|Survey Reveals Developer Preferences|
|Written by Janet Swift|
|Wednesday, 15 April 2015|
The Stack Overflow Developer Survey reveals a lot about developer preferences regarding languages, operating systems, source control and whether they favor tabs or spaces.
The Stack Overflow 2015 Developer Survey, conducted during February had 45 questions. We have already looked at the results regarding age, gender and education from its more than 25K respondents.
Now we turn to the Technology section of the report and discover how devs like to work. This is summed up in the report by:
First let's digress with the survey finding on caffeine consumption. It is generally thought that devs are fuelled by tea, coffee and other beverages with high caffeine content. However, based on 16,516 responses, which is less than two thirds of the total number of participants, the average developer drinks only 2.2 servings of such drinks per day. Norway, Sweden and Finland all come near the top of the league table with around 3 cups per day on average.
The results also suggest that those in senior roles are the ones pushing up the average suggesting that caffeine consumption is pretty moderate among programmers.
So what languages are currently being used on a day-to-basis and has this changed at all over the last couple of years?
As far as 2015 is concerned the Most Popular Technologies are ranked as shown below, based on almost 22K responses:
Back in 2013 SQL topped the list but the same five languages have appeared as the top five since 2013. Back then C++ and C were more popular than Python. Node.js has almost doubled in popularity and entering the technologies table this year AngularJS.
Stack Overflow probed deeper by asking devs questions about their attitude to the languages and technologies they had used over the past year and which ones they would like to work with.
In the following chart:
Most Loved refers to:
% of devs who are developing with the language or tech that have expressed interest in continuing to develop with it.
Most Dreaded refers to:
% of devs who are developing with the language or tech but have not expressed interest in continuing to do so.
Most Wanted refers to:
% of devs who are not developing with the language or tech but have expressed interest in developing with it.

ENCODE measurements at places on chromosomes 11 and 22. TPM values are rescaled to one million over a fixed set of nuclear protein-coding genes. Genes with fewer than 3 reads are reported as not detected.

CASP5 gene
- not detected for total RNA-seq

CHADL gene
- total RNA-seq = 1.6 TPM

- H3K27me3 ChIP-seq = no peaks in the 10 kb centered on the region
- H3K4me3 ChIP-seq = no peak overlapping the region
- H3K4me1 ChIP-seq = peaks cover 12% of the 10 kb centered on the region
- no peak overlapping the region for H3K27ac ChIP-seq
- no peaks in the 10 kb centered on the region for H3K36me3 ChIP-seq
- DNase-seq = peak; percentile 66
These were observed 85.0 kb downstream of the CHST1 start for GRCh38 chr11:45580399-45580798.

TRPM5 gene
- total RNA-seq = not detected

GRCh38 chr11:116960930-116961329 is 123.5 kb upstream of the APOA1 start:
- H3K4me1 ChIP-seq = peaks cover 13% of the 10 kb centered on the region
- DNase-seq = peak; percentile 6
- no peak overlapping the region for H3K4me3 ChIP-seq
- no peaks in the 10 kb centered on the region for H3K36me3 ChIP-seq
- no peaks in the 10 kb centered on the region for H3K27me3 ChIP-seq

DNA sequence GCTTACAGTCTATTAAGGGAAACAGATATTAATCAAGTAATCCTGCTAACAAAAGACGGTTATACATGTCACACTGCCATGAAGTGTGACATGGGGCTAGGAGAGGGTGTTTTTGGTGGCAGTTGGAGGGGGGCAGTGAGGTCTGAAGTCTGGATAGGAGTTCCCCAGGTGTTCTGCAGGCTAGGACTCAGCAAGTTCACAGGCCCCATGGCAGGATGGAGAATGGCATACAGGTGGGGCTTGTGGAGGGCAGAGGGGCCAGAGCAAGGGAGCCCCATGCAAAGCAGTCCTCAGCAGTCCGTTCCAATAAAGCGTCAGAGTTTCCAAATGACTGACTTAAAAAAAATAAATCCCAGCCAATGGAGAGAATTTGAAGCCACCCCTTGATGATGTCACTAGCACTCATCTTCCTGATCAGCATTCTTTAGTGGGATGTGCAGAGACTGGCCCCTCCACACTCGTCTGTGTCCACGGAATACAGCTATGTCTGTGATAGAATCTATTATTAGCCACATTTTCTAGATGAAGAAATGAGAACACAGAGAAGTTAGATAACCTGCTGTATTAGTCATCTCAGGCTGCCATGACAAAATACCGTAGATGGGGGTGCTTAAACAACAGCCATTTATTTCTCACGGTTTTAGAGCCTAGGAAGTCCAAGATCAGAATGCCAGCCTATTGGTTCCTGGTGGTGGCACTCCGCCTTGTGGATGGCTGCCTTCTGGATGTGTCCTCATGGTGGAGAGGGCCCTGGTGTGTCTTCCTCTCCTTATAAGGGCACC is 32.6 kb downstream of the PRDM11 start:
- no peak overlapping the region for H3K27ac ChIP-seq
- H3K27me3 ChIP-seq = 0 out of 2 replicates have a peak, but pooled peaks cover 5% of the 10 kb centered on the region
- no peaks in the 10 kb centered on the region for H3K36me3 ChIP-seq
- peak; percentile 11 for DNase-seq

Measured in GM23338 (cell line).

The first thing to note about the Most Loved list is the lack of correspondence with the Most Popular table above. C# and Python appear in both with around two-thirds of users happy to continue using them and there's an even greater vote of confidence in C++ 11. The other languages that devs want to use are either new as in the case of the top nomination, Swift, or are specialized languages used only by a minority of admittedly enthusiastic developers: Rust Go, Clojure, Scala. F# and Haskell.
Being used only by a small proportion of those survey probably also contributes to the explanation of the entries in the Most Dreaded list. In some cases it may be that it is the nature of the task rather than the technology that is to be avoided or that a new approach would be seen as preferable.
When it comes to operating system Windows accounts for well over half with Windows 8 making a reasonable showing and Windows XP and Vista all but gone from the scene.
In 2015 Mac overtook Linux for the first time. However, when you consider Linux has 1.5% of global desktop operating system share, its 20.5% showing among developers is still a healthy share. Ubuntu Linux is the version of choice by almost 60% of 4,667 Linux users.
NotePad++ was the preferred Text editor of over a third of the almost 17K devs who provided this information. Further analysis by Stack Overflow shows however that Sublime Text is preferred by Front-end web developers while DevOps and Sys admins favor Vim respondents.
When it comes to source control Git was used by almost 70% of respondents. Subversion came next with 37%. There is obviously overlap as this already over 100% and other packages do get a look in:
The shocking fact to emerge from this question was that as many as 1 in 10 developers still don't use this type of tool.
In response to a question about IDE theme, almost 8% of devs admitted to not using an IDE but of those who did the majority preferred a dark theme, although not among desktop developers who opt for a light one.
The survey also confronted the questions of Tabs versus Spaces, which is subject to heated debate. Although the clear winner appears to be Tabs, Stack Overflow reveals this is not as straightforward as it seems, commenting:
Upon closer examination of the data, a trend emerges: Developers increasingly prefer spaces as they gain experience. Stack Overflow reputation correlates with a preference for spaces, too: users who have 10,000 rep or more prefer spaces to tabs at a ratio of 3 to 1.
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|Last Updated ( Wednesday, 15 April 2015 )|